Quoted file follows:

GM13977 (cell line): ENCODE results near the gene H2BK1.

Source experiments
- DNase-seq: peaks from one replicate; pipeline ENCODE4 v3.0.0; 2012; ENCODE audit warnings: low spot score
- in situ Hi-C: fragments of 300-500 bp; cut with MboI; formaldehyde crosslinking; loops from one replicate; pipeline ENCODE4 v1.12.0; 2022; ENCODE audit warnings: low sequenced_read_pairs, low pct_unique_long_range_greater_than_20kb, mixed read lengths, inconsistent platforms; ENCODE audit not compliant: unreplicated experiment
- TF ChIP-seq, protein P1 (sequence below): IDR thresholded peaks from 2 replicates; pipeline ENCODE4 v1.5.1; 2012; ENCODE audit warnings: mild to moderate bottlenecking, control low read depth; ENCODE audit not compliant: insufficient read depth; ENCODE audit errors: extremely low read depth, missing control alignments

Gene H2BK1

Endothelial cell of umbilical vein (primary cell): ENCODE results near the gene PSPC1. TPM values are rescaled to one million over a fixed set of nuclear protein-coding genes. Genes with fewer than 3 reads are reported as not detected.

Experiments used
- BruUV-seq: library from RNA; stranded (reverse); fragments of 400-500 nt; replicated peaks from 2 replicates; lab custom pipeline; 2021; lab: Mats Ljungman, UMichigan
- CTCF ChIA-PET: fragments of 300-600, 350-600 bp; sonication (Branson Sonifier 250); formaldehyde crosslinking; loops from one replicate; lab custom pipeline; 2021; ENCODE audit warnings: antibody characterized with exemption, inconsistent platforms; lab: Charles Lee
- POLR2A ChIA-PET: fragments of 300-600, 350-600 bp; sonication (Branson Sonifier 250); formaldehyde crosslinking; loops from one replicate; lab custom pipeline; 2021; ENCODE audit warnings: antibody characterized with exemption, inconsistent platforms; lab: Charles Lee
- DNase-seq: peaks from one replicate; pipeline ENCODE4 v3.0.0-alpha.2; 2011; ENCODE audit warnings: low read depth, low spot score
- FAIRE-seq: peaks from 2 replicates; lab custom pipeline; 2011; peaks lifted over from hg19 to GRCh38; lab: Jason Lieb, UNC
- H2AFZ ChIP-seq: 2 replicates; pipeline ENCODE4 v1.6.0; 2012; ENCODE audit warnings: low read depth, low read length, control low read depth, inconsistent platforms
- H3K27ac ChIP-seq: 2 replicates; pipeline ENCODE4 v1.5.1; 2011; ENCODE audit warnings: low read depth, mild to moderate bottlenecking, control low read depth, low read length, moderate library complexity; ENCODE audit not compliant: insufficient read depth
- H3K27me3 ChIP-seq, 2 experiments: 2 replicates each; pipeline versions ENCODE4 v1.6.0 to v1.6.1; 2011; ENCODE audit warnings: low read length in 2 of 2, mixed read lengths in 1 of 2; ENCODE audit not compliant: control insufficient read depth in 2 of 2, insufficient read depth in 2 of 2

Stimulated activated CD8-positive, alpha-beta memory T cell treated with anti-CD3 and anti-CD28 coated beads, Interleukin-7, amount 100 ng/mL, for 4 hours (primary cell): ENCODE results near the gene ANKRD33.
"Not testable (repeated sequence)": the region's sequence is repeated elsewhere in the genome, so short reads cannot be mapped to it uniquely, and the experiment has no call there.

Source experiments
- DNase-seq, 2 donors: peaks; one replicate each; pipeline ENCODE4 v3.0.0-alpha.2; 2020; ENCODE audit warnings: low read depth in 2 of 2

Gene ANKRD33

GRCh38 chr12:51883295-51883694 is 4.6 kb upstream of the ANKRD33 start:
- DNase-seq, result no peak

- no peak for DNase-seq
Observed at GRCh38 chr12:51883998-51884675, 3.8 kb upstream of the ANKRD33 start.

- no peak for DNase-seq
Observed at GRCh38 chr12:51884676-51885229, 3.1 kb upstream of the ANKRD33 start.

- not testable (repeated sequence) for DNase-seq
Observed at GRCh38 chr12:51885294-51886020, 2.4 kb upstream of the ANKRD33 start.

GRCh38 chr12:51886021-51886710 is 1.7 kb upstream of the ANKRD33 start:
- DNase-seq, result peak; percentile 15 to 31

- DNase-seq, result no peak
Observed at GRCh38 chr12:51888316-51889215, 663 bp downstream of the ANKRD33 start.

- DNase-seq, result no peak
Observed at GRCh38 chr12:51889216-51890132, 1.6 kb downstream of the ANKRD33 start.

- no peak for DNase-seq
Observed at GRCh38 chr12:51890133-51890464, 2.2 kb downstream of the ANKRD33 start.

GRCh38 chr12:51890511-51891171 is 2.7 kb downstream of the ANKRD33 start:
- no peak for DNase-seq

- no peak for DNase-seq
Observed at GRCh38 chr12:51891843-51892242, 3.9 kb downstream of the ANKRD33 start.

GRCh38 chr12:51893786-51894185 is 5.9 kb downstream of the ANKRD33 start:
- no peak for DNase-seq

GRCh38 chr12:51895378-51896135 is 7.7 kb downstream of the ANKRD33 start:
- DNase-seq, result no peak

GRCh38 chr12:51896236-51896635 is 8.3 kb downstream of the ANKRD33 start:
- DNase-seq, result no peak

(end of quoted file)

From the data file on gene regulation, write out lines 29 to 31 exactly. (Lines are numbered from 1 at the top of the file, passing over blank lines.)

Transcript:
Observed at GRCh38 chr12:51885294-51886020, 2.4 kb upstream of the ANKRD33 start.

GRCh38 chr12:51886021-51886710 is 1.7 kb upstream of the ANKRD33 start:
- DNase-seq, result peak; percentile 15 to 31